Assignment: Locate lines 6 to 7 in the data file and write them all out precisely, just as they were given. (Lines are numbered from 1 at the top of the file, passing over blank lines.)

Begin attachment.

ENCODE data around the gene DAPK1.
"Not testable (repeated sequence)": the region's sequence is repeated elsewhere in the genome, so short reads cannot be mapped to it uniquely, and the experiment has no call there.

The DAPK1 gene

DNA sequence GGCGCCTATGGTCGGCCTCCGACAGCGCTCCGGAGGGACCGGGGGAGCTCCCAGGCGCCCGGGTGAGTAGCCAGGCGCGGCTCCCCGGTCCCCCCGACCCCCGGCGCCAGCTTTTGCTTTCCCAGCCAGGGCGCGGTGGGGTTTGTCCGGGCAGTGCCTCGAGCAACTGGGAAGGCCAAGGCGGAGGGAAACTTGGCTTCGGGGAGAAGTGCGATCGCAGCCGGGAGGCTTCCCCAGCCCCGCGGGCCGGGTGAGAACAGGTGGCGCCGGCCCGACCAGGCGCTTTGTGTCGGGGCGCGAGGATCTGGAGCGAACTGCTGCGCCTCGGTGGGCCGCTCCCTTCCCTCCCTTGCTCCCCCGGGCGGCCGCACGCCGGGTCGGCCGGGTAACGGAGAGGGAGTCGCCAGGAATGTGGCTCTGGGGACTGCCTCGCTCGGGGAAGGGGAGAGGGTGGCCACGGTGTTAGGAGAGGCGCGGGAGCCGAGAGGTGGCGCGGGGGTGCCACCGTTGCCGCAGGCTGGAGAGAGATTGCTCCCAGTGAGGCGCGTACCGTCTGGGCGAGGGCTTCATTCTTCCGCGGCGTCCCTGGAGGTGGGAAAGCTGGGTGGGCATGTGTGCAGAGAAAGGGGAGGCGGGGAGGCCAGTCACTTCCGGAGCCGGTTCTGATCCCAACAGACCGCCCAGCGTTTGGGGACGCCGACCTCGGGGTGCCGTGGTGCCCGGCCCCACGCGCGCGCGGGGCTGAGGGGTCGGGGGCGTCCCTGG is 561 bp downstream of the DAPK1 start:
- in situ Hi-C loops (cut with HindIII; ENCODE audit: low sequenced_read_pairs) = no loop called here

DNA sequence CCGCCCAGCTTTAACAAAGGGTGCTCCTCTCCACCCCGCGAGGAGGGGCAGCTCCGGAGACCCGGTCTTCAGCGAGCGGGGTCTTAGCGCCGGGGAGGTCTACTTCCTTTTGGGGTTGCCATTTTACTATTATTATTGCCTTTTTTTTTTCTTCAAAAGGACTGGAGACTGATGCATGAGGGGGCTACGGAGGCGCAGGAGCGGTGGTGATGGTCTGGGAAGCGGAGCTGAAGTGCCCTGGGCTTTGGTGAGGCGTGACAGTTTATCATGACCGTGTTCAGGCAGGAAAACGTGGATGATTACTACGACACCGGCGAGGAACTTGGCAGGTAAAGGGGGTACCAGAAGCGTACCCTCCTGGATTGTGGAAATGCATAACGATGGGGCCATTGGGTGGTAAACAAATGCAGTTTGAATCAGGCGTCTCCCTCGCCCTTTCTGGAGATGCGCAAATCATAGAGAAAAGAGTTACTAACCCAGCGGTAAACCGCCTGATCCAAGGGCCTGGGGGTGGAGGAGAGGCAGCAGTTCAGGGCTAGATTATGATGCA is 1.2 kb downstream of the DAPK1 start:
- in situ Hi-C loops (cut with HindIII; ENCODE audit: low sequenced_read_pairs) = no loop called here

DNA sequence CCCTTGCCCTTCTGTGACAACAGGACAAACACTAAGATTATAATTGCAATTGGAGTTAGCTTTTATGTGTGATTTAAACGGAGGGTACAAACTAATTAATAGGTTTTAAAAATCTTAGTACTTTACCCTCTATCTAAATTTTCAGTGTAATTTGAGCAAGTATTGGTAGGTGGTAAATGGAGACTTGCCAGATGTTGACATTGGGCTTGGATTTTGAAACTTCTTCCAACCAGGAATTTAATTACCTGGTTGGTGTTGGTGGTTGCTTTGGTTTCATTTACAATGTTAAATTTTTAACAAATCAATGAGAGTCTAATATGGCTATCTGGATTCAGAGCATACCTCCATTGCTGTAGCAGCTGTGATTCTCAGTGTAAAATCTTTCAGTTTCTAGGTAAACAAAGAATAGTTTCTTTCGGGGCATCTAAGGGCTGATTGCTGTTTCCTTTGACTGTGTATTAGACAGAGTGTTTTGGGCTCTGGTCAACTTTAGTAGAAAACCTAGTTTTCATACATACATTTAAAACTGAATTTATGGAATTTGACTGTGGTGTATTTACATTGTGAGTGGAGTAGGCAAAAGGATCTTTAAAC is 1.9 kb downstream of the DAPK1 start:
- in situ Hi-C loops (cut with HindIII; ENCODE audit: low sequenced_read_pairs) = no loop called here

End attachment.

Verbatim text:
DNA sequence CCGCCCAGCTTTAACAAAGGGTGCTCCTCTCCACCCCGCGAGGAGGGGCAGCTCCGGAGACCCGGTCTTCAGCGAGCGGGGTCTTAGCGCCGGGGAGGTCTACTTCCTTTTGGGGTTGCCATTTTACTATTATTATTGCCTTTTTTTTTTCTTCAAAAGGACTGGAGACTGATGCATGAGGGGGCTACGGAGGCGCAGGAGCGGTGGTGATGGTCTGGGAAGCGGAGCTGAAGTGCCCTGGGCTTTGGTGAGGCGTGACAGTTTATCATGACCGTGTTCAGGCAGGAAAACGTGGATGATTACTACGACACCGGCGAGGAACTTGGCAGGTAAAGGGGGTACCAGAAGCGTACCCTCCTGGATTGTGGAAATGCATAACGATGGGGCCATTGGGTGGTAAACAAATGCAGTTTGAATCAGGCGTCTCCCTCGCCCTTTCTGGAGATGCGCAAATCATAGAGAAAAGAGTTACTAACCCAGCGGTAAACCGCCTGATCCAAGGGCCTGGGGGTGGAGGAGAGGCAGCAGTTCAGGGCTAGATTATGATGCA is 1.2 kb downstream of the DAPK1 start:
- in situ Hi-C loops (cut with HindIII; ENCODE audit: low sequenced_read_pairs) = no loop called here